Crackdown on cigarette smuggling, counterfeit cigarettes advanced by Senate panel


By Christopher Baxter/The Star-Ledger

illegal cigarettes seized in nj raid hudson county.JPGA 2008 report by the state Treasury Department estimated New Jersey loses $500 million in uncollected tax revenue every year because of illegal cigarette smuggling.Hudson County Prosecutor’s Office

TRENTON — A Senate panel today advanced legislation to crackdown on cigarette smuggling, a problem with deep roots in New Jersey, and to increase penalties for importing, selling, distributing, transporting or possessing with intent to sell counterfeit cigarettes.

State law requires cigarette packs be officially stamped to indicate applicable state taxes have been paid, and residents are not permitted to possess or consume counterfeit or smuggled cigarettes that are untaxed, improperly stamped or unstamped.

The bill (S2516), advanced by the Senate Law and Public Safety Committee, would make possessing up to 20,000 unstamped cigarettes a fourth-degree crime, and would make possessing more than 20,000 unstamped cigarettes a third-degree crime.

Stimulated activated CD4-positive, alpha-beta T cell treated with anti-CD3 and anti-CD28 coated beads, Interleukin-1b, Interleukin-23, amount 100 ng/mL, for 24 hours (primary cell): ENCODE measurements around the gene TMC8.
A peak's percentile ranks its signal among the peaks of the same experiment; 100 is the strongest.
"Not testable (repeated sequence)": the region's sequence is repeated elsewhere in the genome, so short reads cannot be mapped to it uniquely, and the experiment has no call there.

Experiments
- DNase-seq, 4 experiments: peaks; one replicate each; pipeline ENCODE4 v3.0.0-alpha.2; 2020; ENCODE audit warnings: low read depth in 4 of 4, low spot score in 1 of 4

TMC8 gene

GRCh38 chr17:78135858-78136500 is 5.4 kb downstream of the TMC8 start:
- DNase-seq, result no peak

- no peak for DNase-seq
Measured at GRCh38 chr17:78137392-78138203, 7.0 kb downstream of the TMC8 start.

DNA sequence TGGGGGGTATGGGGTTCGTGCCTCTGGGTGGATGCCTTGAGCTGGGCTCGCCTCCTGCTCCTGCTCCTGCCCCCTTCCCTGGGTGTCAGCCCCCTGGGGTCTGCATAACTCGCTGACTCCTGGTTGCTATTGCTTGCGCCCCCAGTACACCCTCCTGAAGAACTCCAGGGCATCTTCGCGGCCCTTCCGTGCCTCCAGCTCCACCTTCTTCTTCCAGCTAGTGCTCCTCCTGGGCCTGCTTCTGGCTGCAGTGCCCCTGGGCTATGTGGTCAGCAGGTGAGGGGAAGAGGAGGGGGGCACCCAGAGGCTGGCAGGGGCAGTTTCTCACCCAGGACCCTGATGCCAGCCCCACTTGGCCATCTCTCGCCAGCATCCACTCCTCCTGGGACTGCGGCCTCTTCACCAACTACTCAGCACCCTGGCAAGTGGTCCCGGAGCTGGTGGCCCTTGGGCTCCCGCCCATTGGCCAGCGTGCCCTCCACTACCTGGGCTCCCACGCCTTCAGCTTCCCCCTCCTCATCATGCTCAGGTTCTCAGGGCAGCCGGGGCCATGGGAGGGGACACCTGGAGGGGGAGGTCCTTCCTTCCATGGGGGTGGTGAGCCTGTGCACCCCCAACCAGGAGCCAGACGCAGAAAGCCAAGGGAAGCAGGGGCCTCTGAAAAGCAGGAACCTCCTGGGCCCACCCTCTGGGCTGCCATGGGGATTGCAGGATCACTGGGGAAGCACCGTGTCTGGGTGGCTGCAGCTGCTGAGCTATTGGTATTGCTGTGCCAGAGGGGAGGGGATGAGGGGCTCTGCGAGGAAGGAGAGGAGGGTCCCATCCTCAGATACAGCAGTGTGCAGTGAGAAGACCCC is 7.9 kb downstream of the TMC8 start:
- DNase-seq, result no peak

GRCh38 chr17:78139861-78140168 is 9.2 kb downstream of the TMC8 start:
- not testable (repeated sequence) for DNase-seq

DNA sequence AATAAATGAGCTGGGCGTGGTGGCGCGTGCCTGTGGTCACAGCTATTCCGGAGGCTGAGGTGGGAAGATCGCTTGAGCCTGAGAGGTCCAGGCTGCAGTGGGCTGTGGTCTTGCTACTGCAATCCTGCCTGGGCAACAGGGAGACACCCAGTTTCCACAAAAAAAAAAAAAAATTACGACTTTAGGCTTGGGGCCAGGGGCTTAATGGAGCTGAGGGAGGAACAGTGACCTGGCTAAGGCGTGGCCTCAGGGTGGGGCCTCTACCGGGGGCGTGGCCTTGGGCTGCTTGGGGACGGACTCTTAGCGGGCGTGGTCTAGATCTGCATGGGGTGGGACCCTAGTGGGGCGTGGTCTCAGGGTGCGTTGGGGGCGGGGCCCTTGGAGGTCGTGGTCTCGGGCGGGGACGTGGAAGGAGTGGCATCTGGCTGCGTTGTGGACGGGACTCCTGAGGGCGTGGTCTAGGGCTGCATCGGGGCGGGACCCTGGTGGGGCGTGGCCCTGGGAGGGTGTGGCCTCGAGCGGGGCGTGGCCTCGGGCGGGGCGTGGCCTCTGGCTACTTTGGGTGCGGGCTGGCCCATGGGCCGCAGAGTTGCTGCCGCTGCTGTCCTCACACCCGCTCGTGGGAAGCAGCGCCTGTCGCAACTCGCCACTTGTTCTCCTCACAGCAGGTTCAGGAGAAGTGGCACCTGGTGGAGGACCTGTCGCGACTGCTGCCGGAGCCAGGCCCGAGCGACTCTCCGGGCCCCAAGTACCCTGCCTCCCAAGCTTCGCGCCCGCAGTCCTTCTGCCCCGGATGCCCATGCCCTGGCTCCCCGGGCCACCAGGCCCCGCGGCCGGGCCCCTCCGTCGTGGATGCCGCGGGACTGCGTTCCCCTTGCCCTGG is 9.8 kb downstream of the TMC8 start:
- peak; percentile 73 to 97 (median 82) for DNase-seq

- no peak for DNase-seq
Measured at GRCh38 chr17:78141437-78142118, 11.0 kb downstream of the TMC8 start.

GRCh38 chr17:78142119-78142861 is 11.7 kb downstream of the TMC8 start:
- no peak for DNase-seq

The bill would also make it a third-degree crime to import, sell, distribute, transport or possess with the intent to sell cigarettes or packs of cigarettes that fraudulently bear a name, trademark or design of a legitimate cigarette or tobacco company.

It would also increase many fines and penalties associated with the illegal trade.

A report by the state Treasury Department completed in 2008, and made public in 2011, found about 40 percent of all cigarettes smoked in New Jersey were smuggled illegally, resulting in a loss of more than $500 million in uncollected tax revenue each year.

The percentage was found to be the worst of any state, largely because of New Jersey’s relatively high cigarette tax compared to some neighboring states, including those situated along major highway corridors to the south.

Mobsters, people with ties to terrorist groups, and small-time crooks turn a quick profit by smuggling cigarettes from other states or overseas and selling them in the state, according to the report, the first official estimate of the financial toll of the problem.


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